Thus we're a little excited about Rep.
1. Requiring food companies to implement preventive plans and meet performance standards for contaminants in food.
2. Creating a system for certifying the safety of imported foods.
3. Establishing a strong risk-based inspection regime for food companies.
4. Granting the government explicit authority over all food-production facilities.
5. Enabling enforcement tools: Mandatory recalls, civil penalties.
These Swell Ideas are swinging for the fences in their scope, and that's a good thing, because once industry lobbyists get their mitts on the Act, it'll be dismantled piece by piece; perhaps part of it will remain intact. But there are also a lot of problems with the FSMA, we're sorry to say.
Swell Idea #1 is already heading in to vagueness; the definition of contaminants is as wildly disputed among food regulatory agencies as were hanging chads. Swell Idea #2 is almost laughable; at the moment, less than one percent of imported food is inspected, and we import, dollar for dollar, more food annually than the entire EconomicStim package is going to cost. How on earth are we going to inspect all the food that routinely floods across our borders?
Swell Idea #3 makes perfect sense, but when is food not risk based? We're talking perishable commodities here. Thus everything gets inspected, which means food becomes wildly expensive, as inspection costs are passed along to consumers. Food prices have already skyrocketed, unemployment has skyrocketed...it's a Swell Idea, but um, yeah. How much is a gallon of milk, again?
Swell Idea #4 will never happen in the United States of America, because despite socializing our banking system in recent months, we still like to labor under the delusion that we're a free-market economy, and it'd be terrific to continue our fantasy that industry, in general, is capable of regulating itself. This has historically not been the case with the modern, mechanized version of food production, but there're plenty of people who'll argue this point to death before they bow to Government having "explicit control." And meantime, more people will die from eating poisoned food.
As for Swell Idea #5: Yes, you are reading correctly. There is currently no such thing in the US as a mandatory recall for contaminated food, as we've pointed out repeatedly here at ObFo . And criminal producers getting civil penalties for killing people with contaminated products are about as rare as Oprah fitting into a size 6--it happens about once a decade.
All of these Swell Ideas seem head-shakingly obvious to those who follow food safety, and to those who are worried about eating poisoned food, but there are more problems. To get all these Swell Ideas into place requires things that are currently in short supply. The first is agreement--despite our new Spirit of Bipartisanship on Capitol Hill...Dems and Reps have wildly different ideas about food safety. And we've already mentioned the another thing that's in short supply on Capitol Hill--cash. It'll take huge funding across the board, for hiring and training managers and inspectors, for updating technological capabilities, for creating an entirely new regulatory entity, for blah blah blah.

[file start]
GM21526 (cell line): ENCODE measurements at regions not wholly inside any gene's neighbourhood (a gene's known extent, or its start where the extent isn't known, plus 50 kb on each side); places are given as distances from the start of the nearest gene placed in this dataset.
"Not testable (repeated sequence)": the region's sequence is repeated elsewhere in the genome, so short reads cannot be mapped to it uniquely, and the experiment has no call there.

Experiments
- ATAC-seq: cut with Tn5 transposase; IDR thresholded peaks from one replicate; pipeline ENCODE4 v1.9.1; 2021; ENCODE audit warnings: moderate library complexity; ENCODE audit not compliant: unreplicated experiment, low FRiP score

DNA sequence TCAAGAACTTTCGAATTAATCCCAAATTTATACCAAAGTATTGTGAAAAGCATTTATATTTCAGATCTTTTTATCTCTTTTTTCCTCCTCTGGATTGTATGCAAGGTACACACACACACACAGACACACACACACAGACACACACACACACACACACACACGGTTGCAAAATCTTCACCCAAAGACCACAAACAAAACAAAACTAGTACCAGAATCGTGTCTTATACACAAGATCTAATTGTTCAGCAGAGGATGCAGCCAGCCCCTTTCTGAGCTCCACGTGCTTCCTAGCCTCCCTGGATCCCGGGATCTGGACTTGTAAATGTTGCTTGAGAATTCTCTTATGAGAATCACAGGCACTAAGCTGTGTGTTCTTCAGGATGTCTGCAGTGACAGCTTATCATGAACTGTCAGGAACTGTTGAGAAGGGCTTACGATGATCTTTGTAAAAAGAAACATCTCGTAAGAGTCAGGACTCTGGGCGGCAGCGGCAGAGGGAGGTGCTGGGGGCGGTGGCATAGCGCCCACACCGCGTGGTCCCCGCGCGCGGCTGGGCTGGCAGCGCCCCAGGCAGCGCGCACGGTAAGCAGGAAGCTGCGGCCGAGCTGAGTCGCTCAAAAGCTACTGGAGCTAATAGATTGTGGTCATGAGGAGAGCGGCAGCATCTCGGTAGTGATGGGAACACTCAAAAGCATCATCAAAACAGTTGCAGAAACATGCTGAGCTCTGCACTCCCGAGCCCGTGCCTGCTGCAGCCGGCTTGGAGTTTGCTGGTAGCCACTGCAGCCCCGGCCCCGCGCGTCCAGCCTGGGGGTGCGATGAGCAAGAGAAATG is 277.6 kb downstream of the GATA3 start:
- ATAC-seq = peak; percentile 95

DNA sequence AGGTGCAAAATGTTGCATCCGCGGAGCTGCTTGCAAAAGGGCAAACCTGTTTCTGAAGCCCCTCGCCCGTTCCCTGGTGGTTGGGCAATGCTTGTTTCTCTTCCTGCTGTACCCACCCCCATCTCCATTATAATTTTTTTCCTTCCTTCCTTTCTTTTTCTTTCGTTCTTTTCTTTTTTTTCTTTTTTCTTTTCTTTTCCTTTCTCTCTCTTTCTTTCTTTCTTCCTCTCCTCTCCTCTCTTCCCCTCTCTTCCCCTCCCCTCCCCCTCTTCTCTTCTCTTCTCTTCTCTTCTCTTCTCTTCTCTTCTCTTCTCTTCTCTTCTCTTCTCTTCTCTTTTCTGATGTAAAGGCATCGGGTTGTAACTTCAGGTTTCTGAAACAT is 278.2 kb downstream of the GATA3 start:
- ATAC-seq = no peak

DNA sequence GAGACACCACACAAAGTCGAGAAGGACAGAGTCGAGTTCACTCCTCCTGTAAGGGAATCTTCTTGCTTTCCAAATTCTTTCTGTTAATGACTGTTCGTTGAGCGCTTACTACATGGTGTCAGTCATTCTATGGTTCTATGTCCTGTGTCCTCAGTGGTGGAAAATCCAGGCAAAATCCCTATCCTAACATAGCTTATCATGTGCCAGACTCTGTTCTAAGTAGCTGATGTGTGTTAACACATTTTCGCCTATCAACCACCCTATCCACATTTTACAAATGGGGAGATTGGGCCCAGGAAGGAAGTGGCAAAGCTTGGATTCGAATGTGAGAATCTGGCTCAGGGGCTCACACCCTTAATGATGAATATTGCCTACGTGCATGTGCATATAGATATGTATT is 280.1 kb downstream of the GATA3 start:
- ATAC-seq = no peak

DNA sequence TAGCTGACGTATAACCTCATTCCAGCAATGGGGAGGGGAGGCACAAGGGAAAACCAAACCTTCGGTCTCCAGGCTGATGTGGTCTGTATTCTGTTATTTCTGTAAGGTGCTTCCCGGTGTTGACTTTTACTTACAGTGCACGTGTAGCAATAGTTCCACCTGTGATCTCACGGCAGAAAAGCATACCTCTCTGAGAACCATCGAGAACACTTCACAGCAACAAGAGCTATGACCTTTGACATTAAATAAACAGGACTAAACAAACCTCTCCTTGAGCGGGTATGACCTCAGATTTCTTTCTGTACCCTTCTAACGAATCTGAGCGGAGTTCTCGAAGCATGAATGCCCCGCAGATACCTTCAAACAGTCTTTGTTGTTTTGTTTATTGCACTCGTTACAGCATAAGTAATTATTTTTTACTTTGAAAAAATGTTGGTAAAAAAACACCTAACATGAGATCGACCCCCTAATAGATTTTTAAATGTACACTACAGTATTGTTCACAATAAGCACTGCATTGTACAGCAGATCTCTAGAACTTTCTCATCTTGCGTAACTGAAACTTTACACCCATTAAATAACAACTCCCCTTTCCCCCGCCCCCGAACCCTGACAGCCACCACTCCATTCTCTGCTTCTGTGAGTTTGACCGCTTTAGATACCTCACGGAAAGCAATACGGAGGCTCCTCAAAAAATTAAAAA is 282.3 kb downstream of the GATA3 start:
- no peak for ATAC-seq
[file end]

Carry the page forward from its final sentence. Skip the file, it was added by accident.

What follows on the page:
But perhaps the biggest problem with the FSMA is that food safety in America is in crisis mode. And we're not just talking about peanut butter. It's a grave situation across almost every kind of food industry, with 76 million people falling ill each year, and more than 5,500 dying. In fact, we can't even accurately calculate the number of people who actually get sick and die during outbreaks, because monitoring has been so poor. But we do know there are thousands more citizens who sufferg life-long effects from having lived through a food poisoning; these include but aren't limited to stroke and brain injury, renal failure, seizure disorders, paralysis. So while we'd be happy to personally take a couple of axes to the FDA offices when the time comes, now is not the right time. The FDA and Centers for Disease Control need to have leadership, as does the USDA's Food Safety and Inspection Service. If we even fulfilled half of the current food safety mandates as they currently exist, and tweaked a couple others--particularly in meat inspections--the US food supply would be far, far safer in just a year's time. When the Titanic was sinking, there was no point in rearranging the deck chairs, was there? We're halfway into the water right now, in terms of food safety.
Lastly: Yesterday's Tom Daschle exuent, stage left! maneuver also makes getting the FSMA rapidly put in to place within the Department of Health and Human Services highly unlikely, as the department could be spinning in free fall for a good long while. And, too, Daschle's primary focus was on health care reform within the drug and medical industries; there's no good reason to believe that his replacement won't have a similar focus. Food will be sidelined, as many Senators warned before the Inauguration. Sadly, there'll be no dash to the finish line in food safety, a la Michael Phelps, because we're swimming through the wake of a monstrous, sinking ship.
So while we're really wishing Rep. DeLauro's FSMA was law yesterday, in truth it's a long way away from becoming reality. Meantime, you couldn't pay us to eat ground beef, or peanut butter, or cantaloupes, or pork, or chicken, or leafy greens from California, or anything from China, or...or you name it, and we're not eating it.
Currently we're dining out solely on hope, because that's about the only thing that's safe.
*Susan Heavey at Reuters analyzes how the Daschle exit will slow down the appointment of a new FDA head, here.